The Astronomical Society of South Australia has invited AIP members to a special General Meeting:
The Astronomical Society of South Australia is hosting a special General Meeting starting at 8pm Wednesday 3rd of March 2021 featuring an in-person presentation by Prof. Lisa Kewley discussing galaxy formation research as well as equity & diversity initiatives. The ASSA will also be launching a new initiative to engage more women into the science of Astronomy through our Society.
The AIP-QLD is looking for nominations of Physics teachers that have made a positive impact to teaching Physics to students at the high school level by anyone of the following criteria.
Promote student interest in physics by providing an environment that stimulates student curiosity and learning.
Use, develop or write innovative instructional materials and new technologies and approaches to the teaching of physics.
Be a positive role model or mentor for other teachers of physics.
Participate in professional development activities in science as a facilitator and continuous development as an effective science educator, with a focus on physics.
If you have a colleague, a former teacher of your own, or have heard of an inspiring teacher in your circle of friends, please consider nominating them for this years award by filling out the nomination form and sending this nomination (or any inquiries) by email to: email@example.com
The award consists of a cash prize, plaque and certificate.
6:30 pm, Tuesday February 16th 2021 The Braggs lecture theatre, Braggs building, University of Adelaide (North Terrace campus)
“Penrose, Singularities and Black Holes: The Nobel Prize in Physics 2020”
Professor Susan Scott Australian National University
In this talk we explore the 20th century story of black holes. Originally black holes were thought to be an undesirable artefact of Einstein’s general theory of relativity, but Penrose’s powerful singularity theorem of the 1960s turned that way of thinking on its head. As a result, we now believe our Universe to be full of black holes. As one of the greatest achievements in theoretical physics, Penrose’s breakthrough led to his receipt of the Nobel Prize in Physics for 2020. We will see how this Nobel Prize intimately connects with the 2017 Nobel Prize in Physics for the first direct detection of gravitational waves
The Bronze Bragg medals and merit certificates will be presented at the lecture.
The medals are awarded for highest achievement in Physics in 2020 in the SACE Stage 2 assessments and IB Higher Level Physics, with certificates being for students who achieved a merit or a grade of 7.
The AIP WA Branch held its AGM on the 26th November 2020 and elected a new Committee as follows:
Chair: Stuart Midgley Vice-Chair: Pourandokht Naseri Treasurer: Almantas Pivrikas Secretary: Stephanie Black Committee Members: Andrea Biondo, John Chapman, John Ferreirinho, Rick Hughes, Gerd Schroeder-Turk, Geoff Swan, Diana Tomazos, Kathryn Hunter, Justin Freeman, Benjamin McAllister, Benjamin Arrow, Bruce Gardiner
We’d like to use this opportunity to thank the outgoing Office Bearers, especially Justin Freeman (Past Chair), Drew Parsons (Past Treasurer) and Benjamin Arrow (Past Secretary).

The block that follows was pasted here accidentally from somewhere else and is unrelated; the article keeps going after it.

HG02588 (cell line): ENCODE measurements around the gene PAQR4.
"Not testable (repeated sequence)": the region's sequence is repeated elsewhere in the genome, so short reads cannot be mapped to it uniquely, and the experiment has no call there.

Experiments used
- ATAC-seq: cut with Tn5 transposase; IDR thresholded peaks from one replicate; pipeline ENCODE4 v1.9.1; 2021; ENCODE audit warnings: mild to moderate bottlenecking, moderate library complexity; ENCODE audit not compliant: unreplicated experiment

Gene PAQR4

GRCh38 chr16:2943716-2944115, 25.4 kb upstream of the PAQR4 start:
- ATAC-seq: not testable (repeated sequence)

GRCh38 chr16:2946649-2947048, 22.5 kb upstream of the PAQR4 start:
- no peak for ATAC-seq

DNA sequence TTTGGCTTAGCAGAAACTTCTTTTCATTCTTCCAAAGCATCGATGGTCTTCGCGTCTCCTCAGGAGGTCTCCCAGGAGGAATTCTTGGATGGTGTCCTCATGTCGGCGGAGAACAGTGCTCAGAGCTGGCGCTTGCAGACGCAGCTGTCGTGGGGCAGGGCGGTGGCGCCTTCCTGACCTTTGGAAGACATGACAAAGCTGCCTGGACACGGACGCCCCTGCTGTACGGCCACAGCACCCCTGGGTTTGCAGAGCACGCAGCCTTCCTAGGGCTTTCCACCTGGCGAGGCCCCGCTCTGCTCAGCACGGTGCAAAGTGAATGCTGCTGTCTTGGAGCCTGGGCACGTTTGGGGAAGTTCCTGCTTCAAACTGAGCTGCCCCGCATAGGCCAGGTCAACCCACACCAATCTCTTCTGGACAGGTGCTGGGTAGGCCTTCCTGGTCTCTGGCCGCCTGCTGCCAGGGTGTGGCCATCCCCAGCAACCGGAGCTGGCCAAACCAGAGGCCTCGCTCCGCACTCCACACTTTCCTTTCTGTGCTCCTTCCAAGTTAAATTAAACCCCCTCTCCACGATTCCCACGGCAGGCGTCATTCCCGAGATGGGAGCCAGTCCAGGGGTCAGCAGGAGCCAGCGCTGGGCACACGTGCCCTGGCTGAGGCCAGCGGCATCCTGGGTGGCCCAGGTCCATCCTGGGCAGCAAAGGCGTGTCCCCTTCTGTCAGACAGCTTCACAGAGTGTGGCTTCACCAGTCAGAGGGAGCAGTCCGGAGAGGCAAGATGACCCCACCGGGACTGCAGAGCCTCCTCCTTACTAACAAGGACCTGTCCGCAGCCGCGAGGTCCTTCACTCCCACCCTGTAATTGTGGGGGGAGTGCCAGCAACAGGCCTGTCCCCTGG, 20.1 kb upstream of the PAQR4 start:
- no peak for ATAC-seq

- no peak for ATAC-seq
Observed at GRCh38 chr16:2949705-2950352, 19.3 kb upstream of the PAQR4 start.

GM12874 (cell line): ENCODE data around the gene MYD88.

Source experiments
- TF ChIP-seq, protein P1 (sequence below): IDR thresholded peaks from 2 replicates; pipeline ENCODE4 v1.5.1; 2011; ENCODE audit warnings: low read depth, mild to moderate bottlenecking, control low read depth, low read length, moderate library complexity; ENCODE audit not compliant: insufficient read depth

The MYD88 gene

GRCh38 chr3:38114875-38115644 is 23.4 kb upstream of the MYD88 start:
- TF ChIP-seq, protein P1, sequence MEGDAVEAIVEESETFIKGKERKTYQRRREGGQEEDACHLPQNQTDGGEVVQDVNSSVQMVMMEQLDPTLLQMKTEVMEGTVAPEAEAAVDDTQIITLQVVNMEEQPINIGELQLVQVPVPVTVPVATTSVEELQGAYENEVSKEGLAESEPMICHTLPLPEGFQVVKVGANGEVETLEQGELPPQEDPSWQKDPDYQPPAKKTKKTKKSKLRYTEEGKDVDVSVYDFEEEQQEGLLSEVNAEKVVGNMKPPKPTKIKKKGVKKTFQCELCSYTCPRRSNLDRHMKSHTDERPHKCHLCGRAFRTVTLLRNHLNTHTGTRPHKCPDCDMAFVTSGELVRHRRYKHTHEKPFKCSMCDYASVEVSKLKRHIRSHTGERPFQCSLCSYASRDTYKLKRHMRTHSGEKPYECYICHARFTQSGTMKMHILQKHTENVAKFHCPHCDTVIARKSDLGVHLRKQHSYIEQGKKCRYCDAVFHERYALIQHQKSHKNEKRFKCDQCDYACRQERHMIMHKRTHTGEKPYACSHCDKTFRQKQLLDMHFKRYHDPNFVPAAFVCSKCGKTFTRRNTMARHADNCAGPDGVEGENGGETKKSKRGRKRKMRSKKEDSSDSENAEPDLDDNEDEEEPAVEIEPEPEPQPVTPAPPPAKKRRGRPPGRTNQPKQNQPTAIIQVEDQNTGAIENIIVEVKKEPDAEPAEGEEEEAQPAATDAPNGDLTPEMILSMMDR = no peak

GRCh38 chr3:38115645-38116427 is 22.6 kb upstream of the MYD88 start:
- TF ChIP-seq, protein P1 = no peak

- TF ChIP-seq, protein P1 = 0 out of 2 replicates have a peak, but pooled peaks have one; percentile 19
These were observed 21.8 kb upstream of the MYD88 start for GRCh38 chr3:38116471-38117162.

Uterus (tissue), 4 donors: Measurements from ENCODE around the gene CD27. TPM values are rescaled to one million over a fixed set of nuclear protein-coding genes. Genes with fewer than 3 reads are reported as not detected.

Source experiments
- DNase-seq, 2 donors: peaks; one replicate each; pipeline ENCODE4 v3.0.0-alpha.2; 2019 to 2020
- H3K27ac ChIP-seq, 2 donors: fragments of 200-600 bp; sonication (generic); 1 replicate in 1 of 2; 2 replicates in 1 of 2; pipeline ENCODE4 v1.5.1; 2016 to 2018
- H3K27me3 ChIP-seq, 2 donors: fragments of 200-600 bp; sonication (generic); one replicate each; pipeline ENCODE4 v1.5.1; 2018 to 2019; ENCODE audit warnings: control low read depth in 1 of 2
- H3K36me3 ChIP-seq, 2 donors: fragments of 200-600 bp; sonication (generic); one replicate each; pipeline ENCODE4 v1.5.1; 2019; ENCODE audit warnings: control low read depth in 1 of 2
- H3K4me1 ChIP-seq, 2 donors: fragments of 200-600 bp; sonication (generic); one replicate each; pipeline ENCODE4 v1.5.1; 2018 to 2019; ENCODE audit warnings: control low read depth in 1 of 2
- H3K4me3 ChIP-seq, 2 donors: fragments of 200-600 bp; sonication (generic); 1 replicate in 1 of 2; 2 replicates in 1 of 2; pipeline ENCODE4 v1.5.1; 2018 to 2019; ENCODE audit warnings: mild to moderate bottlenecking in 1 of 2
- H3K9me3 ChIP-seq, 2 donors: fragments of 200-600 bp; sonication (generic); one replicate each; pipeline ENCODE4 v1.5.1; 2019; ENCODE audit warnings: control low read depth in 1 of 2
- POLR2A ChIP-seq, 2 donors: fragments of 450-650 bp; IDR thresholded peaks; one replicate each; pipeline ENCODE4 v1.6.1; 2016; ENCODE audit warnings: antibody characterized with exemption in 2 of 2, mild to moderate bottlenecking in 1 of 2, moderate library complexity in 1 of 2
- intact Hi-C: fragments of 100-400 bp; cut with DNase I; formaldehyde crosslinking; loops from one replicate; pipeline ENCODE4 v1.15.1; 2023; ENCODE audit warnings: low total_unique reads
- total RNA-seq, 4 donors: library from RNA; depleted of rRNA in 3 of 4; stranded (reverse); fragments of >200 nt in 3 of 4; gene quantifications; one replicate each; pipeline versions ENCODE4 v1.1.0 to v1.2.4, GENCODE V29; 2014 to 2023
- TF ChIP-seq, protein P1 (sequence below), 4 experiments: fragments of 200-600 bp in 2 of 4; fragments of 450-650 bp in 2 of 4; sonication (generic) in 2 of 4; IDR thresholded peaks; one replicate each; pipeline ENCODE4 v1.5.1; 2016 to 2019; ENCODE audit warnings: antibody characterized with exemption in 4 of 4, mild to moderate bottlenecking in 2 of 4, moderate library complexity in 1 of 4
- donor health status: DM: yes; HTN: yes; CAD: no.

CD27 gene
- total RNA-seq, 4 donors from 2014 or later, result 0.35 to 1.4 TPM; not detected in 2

The 2021 AIP WA Branch Committee held its first meeting on Friday 22th January and have already begun to plan some events for 2021, including 3 Sundowners, the Women in Physics Lecture, the Student Conference and a social event.
We highly value our WA physics community and are most keen to hear of any ideas you may have. We would welcome any contribution that promote and/or strengthen physics in WA.
Wishing you a happy 2021 and hope to see you at one or more of the events during the year. Kind regards,
The AIP WA Branch Committee Stuart Midgley(Chair) Stephanie Black (Secretary)
The AIP QLD branch would like to congratulate Shane McDonald, from St Aidan’s Anglican Girls’ School who was awarded the Excellence in Teaching Prize for 2020 . Shane was awarded the 2020 prize, due to the range and depth of work he has displayed across all the criteria the award is assessed upon. This criteria includes:
promoting student interest in physics by providing an environment that stimulates student curiosity and learning,
using, developing or writing innovative instructional materials and new technologies and approaches to the teaching of Physics,
be a positive role model or mentor for other teachers of physics
participate in professional development activities in science as a facilitator and continued development as an effective science educator, with a focus on physics.
Do you know a deserving Physics teacher in Queensland you would like to nominate for this award in 2021?
In other news, the 2019 winner Richard Walding was acknowledged for receipt of his Excellence in Physics Teaching Award in a ceremony earlier in 2020. Moreton Bay College has kindly shared this ceremony and the presentation of the award. The ceremony can be viewed at the AIP YouTube channel or below.
The Queensland Branch of the Australian Institute of Physics calls for nominations from Queensland schools for 2020 AIP Certificates for Excellence in Physics.
This certificate is awarded to students with a confirmed raw result for internal assessment of 27/30 (90%) (or IB level 7) as of the beginning of Term 4. The committee’s aim is to make these certificates of achievement available to schools for presentation at the school’s final year 12 assembly or speech night late in term four.